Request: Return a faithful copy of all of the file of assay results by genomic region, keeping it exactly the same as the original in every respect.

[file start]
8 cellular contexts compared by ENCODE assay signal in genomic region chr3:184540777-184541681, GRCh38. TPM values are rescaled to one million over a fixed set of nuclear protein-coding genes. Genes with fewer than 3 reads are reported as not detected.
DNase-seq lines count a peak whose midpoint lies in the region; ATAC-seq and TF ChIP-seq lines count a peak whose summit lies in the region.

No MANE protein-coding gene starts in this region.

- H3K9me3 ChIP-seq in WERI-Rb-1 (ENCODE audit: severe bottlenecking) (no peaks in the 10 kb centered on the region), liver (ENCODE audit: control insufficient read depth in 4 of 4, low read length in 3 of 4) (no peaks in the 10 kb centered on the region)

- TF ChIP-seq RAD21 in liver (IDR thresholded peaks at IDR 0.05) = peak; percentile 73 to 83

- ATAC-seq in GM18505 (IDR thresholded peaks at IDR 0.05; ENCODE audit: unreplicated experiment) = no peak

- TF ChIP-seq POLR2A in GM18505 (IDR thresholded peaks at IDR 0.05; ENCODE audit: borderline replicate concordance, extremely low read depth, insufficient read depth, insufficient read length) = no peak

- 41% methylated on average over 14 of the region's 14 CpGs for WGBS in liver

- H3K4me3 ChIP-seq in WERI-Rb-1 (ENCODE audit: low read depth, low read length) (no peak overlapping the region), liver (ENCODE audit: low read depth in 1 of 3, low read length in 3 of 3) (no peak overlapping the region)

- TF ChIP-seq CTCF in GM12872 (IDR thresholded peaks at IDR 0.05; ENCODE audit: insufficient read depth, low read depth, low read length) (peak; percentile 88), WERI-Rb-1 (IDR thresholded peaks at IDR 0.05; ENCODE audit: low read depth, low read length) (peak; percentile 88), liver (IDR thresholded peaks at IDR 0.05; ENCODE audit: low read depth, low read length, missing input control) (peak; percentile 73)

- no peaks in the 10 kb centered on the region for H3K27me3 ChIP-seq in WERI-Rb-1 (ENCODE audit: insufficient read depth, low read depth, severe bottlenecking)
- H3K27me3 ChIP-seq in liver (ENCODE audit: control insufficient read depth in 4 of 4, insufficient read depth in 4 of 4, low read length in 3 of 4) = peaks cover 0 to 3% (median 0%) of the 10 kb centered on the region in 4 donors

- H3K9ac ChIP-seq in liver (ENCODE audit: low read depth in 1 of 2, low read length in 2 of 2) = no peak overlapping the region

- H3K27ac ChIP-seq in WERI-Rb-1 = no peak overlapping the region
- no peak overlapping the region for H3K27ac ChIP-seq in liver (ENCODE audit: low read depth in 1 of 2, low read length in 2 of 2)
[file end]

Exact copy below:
8 cellular contexts compared by ENCODE assay signal in genomic region chr3:184540777-184541681, GRCh38. TPM values are rescaled to one million over a fixed set of nuclear protein-coding genes. Genes with fewer than 3 reads are reported as not detected.
DNase-seq lines count a peak whose midpoint lies in the region; ATAC-seq and TF ChIP-seq lines count a peak whose summit lies in the region.

No MANE protein-coding gene starts in this region.

- H3K9me3 ChIP-seq in WERI-Rb-1 (ENCODE audit: severe bottlenecking) (no peaks in the 10 kb centered on the region), liver (ENCODE audit: control insufficient read depth in 4 of 4, low read length in 3 of 4) (no peaks in the 10 kb centered on the region)

- TF ChIP-seq RAD21 in liver (IDR thresholded peaks at IDR 0.05) = peak; percentile 73 to 83

- ATAC-seq in GM18505 (IDR thresholded peaks at IDR 0.05; ENCODE audit: unreplicated experiment) = no peak

- TF ChIP-seq POLR2A in GM18505 (IDR thresholded peaks at IDR 0.05; ENCODE audit: borderline replicate concordance, extremely low read depth, insufficient read depth, insufficient read length) = no peak

- 41% methylated on average over 14 of the region's 14 CpGs for WGBS in liver

- H3K4me3 ChIP-seq in WERI-Rb-1 (ENCODE audit: low read depth, low read length) (no peak overlapping the region), liver (ENCODE audit: low read depth in 1 of 3, low read length in 3 of 3) (no peak overlapping the region)

- TF ChIP-seq CTCF in GM12872 (IDR thresholded peaks at IDR 0.05; ENCODE audit: insufficient read depth, low read depth, low read length) (peak; percentile 88), WERI-Rb-1 (IDR thresholded peaks at IDR 0.05; ENCODE audit: low read depth, low read length) (peak; percentile 88), liver (IDR thresholded peaks at IDR 0.05; ENCODE audit: low read depth, low read length, missing input control) (peak; percentile 73)

- no peaks in the 10 kb centered on the region for H3K27me3 ChIP-seq in WERI-Rb-1 (ENCODE audit: insufficient read depth, low read depth, severe bottlenecking)
- H3K27me3 ChIP-seq in liver (ENCODE audit: control insufficient read depth in 4 of 4, insufficient read depth in 4 of 4, low read length in 3 of 4) = peaks cover 0 to 3% (median 0%) of the 10 kb centered on the region in 4 donors

- H3K9ac ChIP-seq in liver (ENCODE audit: low read depth in 1 of 2, low read length in 2 of 2) = no peak overlapping the region

- H3K27ac ChIP-seq in WERI-Rb-1 = no peak overlapping the region
- no peak overlapping the region for H3K27ac ChIP-seq in liver (ENCODE audit: low read depth in 1 of 2, low read length in 2 of 2)